In this post, I’m going to kick off a series in which I’ll walk through the creation of a back-end service for a Windows 8 app. This first post will provide an overview of the series, and introduce a couple of potential technologies you can use to build your back-end services.
While there are many possibilities in terms of tools you can use to build and host back-end services, I’m going to focus for now on two:
- SQL Azure, Entity Framework, and WCF Data Services, hosted in a Windows Azure web role
- The recently-annouced Windows Azure Mobile Services
I will discuss the capabilities, advantages, and disadvantages of each platform, as well as some of the basics of my solution design. In subsequent posts, I’ll dig deeper into each individual platform, and show how my solution using them can be easily integrated into a couple of games written by my peers.
The games I will be using in my examples were created by two of my fellow technical evangelists, Chris Bowen, and David Isbitski.
Catapult Wars game screen
Catapult Wars is a win or lose game…you are the red catapult, and the game AI is the blue catapult, and you play until one player has no lives left. This allows me to track a leaderboard based on Win/Lose record.
Space Cadet game screen
Space Cadet, as it exists on Codeplex at the time of this writing, is an open-ended game with the action getting faster and faster with each score level, until the player gives up. In order to make the game work for my leaderboard scenario, I’m making some tweaks to introduce a game timer, so players will see how many ships they can destroy within a set time. This allows me to track a leaderboard by high score.
To help focus on the most pertinent aspects of building a back-end service, I’m keeping my data schema pretty simple. Here’s what I’ll be tracking:
- ID – managed by the persistence mechanism, the unique ID for a given record
- Game – name of the game for a given record
- Player – name of the player for a given record
- Score – the high score, if applicable, for a given record
- Wins – the number of wins for a given player/game, if applicable
- Losses – the number of losses for a given player/game, if applicable
- Ties – the number of ties for a given player/game, if applicable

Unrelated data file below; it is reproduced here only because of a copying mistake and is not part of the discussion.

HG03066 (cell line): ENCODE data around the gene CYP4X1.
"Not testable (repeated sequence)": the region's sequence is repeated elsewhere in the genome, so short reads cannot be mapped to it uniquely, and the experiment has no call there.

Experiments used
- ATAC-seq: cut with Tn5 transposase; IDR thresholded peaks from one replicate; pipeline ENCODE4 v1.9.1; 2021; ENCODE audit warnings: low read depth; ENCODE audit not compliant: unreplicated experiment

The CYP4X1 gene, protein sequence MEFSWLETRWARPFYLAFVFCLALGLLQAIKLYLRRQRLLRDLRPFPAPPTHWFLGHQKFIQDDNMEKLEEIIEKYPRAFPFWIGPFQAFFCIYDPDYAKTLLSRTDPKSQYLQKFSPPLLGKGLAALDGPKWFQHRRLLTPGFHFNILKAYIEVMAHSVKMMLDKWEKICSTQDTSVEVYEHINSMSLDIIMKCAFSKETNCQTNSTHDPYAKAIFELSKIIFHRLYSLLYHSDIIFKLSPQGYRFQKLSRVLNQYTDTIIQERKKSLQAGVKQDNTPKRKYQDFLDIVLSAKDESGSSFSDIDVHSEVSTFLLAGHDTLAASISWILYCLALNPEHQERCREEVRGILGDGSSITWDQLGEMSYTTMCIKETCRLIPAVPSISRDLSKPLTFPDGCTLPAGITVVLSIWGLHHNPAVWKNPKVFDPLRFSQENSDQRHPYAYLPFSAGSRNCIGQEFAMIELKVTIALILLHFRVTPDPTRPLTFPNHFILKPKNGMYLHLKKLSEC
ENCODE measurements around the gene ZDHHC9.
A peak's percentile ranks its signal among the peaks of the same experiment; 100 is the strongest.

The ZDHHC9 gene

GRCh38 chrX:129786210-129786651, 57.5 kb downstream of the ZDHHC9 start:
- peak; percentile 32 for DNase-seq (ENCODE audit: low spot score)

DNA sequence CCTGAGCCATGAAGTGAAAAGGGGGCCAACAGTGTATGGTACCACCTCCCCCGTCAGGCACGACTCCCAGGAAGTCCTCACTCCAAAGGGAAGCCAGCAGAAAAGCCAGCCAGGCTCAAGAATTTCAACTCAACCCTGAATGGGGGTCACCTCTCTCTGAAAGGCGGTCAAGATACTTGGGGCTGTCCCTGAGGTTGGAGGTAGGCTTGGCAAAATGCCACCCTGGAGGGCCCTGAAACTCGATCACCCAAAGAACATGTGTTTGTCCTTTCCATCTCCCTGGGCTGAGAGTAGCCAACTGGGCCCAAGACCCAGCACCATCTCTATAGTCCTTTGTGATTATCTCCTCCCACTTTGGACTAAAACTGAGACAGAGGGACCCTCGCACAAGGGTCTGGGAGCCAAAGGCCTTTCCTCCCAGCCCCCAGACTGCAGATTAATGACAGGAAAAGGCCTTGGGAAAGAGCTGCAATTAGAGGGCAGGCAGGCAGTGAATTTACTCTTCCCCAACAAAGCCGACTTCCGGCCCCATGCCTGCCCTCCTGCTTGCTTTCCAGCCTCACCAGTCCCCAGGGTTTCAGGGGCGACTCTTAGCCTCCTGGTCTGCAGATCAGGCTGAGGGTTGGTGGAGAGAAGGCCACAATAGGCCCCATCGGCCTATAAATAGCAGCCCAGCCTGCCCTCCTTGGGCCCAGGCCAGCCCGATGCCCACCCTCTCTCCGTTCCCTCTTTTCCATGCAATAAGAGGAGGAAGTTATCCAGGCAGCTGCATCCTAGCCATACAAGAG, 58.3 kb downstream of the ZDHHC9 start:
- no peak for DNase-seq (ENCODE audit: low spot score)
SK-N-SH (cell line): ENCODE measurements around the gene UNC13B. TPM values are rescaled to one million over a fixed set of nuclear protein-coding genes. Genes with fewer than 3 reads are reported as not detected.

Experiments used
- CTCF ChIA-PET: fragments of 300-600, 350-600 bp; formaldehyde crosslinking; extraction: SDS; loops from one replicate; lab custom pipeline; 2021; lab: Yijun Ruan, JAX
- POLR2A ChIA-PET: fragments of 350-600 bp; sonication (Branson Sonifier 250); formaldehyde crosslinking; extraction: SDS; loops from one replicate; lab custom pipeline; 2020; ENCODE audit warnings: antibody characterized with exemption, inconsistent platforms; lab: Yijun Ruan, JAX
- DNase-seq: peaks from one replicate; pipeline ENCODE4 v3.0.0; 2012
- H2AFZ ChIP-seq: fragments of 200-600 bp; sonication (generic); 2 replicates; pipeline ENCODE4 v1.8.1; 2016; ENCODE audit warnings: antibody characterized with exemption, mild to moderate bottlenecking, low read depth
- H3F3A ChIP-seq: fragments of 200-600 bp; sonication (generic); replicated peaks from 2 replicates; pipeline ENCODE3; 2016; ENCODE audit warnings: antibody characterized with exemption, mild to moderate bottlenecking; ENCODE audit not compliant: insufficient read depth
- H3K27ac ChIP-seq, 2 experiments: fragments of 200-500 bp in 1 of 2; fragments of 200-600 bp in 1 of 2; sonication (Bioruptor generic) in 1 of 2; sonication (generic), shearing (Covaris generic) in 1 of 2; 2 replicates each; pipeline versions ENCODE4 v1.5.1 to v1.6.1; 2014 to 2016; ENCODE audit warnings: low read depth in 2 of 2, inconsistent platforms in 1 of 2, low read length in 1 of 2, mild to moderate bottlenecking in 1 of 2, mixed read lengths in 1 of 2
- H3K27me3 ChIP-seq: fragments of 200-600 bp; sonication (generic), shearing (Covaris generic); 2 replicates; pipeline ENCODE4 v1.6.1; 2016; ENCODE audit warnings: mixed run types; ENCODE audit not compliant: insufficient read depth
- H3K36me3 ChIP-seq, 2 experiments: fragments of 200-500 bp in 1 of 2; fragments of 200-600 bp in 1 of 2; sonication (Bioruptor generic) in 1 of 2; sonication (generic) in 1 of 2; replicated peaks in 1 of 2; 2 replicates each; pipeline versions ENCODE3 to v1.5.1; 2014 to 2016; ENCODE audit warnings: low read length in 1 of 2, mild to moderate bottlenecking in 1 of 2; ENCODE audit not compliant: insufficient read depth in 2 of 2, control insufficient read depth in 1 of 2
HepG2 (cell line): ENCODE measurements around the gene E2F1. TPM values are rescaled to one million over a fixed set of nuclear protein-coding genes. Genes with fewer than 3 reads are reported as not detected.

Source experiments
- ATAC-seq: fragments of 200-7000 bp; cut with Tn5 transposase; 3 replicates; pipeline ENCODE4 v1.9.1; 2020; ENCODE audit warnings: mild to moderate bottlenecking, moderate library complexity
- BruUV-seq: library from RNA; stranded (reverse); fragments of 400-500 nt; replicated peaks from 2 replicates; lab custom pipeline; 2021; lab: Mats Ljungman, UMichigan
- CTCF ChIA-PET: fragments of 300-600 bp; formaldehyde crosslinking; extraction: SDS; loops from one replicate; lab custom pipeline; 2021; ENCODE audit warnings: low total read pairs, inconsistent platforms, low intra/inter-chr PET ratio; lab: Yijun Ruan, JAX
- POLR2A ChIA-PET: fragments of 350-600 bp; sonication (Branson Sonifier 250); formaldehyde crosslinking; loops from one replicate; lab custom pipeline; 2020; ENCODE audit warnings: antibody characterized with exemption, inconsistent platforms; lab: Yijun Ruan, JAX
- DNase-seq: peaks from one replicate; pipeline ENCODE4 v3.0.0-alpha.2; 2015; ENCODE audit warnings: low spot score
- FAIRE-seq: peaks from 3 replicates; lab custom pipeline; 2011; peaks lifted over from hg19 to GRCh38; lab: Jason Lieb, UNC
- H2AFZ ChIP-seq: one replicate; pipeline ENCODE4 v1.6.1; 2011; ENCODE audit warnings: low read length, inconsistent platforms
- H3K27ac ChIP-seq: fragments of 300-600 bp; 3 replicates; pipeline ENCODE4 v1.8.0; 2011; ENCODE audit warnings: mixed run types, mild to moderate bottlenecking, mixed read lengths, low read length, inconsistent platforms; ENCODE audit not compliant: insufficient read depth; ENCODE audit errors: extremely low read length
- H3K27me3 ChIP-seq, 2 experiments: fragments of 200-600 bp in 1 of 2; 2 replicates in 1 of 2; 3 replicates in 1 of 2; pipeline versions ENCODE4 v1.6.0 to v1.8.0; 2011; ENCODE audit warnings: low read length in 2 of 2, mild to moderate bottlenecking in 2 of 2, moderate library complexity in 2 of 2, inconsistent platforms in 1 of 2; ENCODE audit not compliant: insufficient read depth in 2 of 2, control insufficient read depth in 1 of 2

With the above information, we can track either high scores or win/loss/tie records for a variety of players across a variety of games.
Now let’s look at our contenders for the role of back-end service…
SQL Azure, Entity Framework, and WCF Data Services
If your goal is to implement this kind of back-end service right now, a good choice would be to build an OData service on top of an Entity Framework model with a SQL Server back-end. Conveniently, you can do all this in the cloud with SQL Azure and Windows Azure. For this version of the leaderboard service, I’ll be utilizing a SQL Azure database for storing my data, building a model on top of the data with Entity Framework, and exposing that data as an OData service using WCF Data Services. This will make it easy to access the data using simple WinJS.xhr requests (WinJS.xhr is a wrapper around the XmlHttpRequest object that adds support for asynchronous calling via Promises).
Here are the advantages and disadvantages of this stack for my leaderboard service:
- Comparatively mature platform
- Can return data in XML (ATOM-PUB) or JSON format
- Familiar environment for developers used to SQL Server
- Easily create and expose custom logic using .NET code
- More complex to implement than Windows Azure Mobile Services
Windows Azure Mobile Services
Here are the advantages and disadvantages of Windows Azure Mobile Services for my leaderboard service:
- Very simple to use…just create a table, reference the client library, and write my queries
- Also provides push notification and authentication support
- Free during preview period
- Windows Azure Mobile Services is currently a preview release, so it would be wise to wait for the final release to implement in a production app
- Fewer customization points compared to SQL/EF/WCF Data Services stack
- Client can create columns dynamically via code…so typos can get interesting (more on this in a future post)
In this post, I’ve outlined the challenge I’m looking to solve with a back-end service in the cloud, namely hosting a leaderboard for one or more games that I might want to release for Windows 8, or other platforms. I’ve discussed the two games I plan to use to demonstrate the integration of my leaderboard service, and I’ve described the two stacks on which I will implement the leaderboard service.